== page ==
Women in LAVA invites you to a panel discussion supporting female entrepreneurs by helping them better understand one of the most important sides of the equation – the Money. From Angel Investors, private investors, venture capital and more, we plan to get “down and dirty” with specific deal points and terms, revenue benchmarks and board involvement.
6:30pm - 8:30pm PDT
Bernstein Private Wealth 1999 Avenue of the Stars, 21st floor Century City, CA
Sergio Muñoz posted an articleInvesting in the Disruption of the Music Industry see more
By: Sergio C. Muñoz, LAVA Board Member and SVP, Ventures at HOTB
People often talk about passion in business. I don't know if I truly feel passionate about the day-to-day of angel investing and writing term sheets and MSAs and SOWs but I know for sure that I do feel passionate about the idea of investing in a startup that is capable of disrupting the music industry.
A few months ago, I connected with a startup based in Orcas Island, Washington called 8Stem. Turned out that the startup was co-founded by Bruce Pavitt. Bruce (pictured, right) founded a startup many years ago, a record label named Sub Pop, with $50. He signed an enormous amount of independent recording artists and in the eighties, he purposely (and by accident) changed the world. He signed a band called Nirvana. He recorded their first album, Bleach, financed a tour, nurtured them in the press and then set up the recording of their second album. He contracted their producer, Butch Vig and then a lightning bolt struck. Butch and Nirvana's frontman, Kurt Cobain, shopped their record deal to Geffen Records and left Sub Pop. Bruce was paid an early termination fee and points on the next two albums. One of which would be Nevermind, an album that knocked Michael Jackson off the Billboard charts and sold over 100 million copies at +/- $17.99 per compact disc. These points would end up being worth multi millions of dollars. His company was valued at its peak at $30M. From $50 to $30M.
Bruce transplanted himself on Orcas Island and made friends with a local entrepreneur named Adam Farish. Together, they created 8Stem as both a personal and professional pursuit to take all that they have learned in business and in the music industry and create a disruption. The purpose of 8Stem is to educate music lovers on the science of recorded music. Once they understand the concept of Stems, as elements to create Songs, users can then go on to manipulate those Stems and create Remixes. Here's a quick tutorial.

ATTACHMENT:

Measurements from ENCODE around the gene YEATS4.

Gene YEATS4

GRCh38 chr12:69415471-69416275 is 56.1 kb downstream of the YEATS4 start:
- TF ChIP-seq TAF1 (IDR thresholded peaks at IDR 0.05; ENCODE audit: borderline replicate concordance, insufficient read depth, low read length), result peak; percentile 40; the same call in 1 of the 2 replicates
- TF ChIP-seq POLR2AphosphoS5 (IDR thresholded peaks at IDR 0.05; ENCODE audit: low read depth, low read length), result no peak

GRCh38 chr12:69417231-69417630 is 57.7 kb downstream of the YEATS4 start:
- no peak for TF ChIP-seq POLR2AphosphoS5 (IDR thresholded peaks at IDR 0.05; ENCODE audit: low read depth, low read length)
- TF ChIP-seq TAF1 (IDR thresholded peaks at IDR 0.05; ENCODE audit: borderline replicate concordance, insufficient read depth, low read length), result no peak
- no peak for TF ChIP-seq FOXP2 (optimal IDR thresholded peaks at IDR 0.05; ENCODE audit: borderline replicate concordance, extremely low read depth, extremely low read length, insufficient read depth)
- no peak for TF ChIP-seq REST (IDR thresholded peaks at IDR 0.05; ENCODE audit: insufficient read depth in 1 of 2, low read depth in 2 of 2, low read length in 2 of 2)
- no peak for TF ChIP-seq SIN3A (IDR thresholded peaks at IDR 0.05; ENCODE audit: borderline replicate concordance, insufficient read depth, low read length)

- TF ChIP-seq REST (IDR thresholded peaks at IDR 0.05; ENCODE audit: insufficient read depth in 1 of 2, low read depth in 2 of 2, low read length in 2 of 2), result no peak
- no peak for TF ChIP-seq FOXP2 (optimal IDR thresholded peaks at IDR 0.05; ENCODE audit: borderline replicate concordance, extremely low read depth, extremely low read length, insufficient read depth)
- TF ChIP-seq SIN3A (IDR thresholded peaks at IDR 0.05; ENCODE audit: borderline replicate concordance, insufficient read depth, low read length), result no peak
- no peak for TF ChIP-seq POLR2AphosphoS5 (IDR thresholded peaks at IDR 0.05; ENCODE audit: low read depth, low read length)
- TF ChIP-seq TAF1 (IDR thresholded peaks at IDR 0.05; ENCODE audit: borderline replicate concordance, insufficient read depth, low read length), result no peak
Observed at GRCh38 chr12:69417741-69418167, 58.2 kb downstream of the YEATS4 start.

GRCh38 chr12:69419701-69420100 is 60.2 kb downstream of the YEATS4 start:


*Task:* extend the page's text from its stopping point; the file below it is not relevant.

Remix culture is estimated to be a multi billion dollar black market. 4/5ths of this market is on Google's YouTube and 1/5th of it is on Soundcloud. Bruce and Adam want to create the first Remix platform that allows the artist to stay within the legal parameters of the major music labels but also allows them to benefit financially from their artwork. One of their first successful collaborations was with Kim Thayil, guitarist for the multi platinum band, Soundgarden.
Bruce and I recently hosted an investor panel in Whistler. As a startup with $700k raised in Founder, Friends, Family and Angel funding and a functional MVP live on the iOS app store with thousands of users, 8Stem is currently raising the last leg of their angel round. Their debut will be at the Upstream Music Festival hosted by Paul Allen in Seattle. On Friday, May 12, Adam will host a panel with the first Remix artist to win a grammy, RAC. He will be following keynotes by Quincy Jones and Macklemore.
For more information on 8Stem, connect with me via LinkedIn. In attempting to support 8Stem, I am currently in negotiations with a community of independent artists in Latin America and the US to see if they can join the platform. My first collaboration will be with Chancha vía Circuito from Argentina. I am currently in the process of Remixing a track that Chancha has provided called Dionisio (Thunderbird 52 Remix). Stay tuned.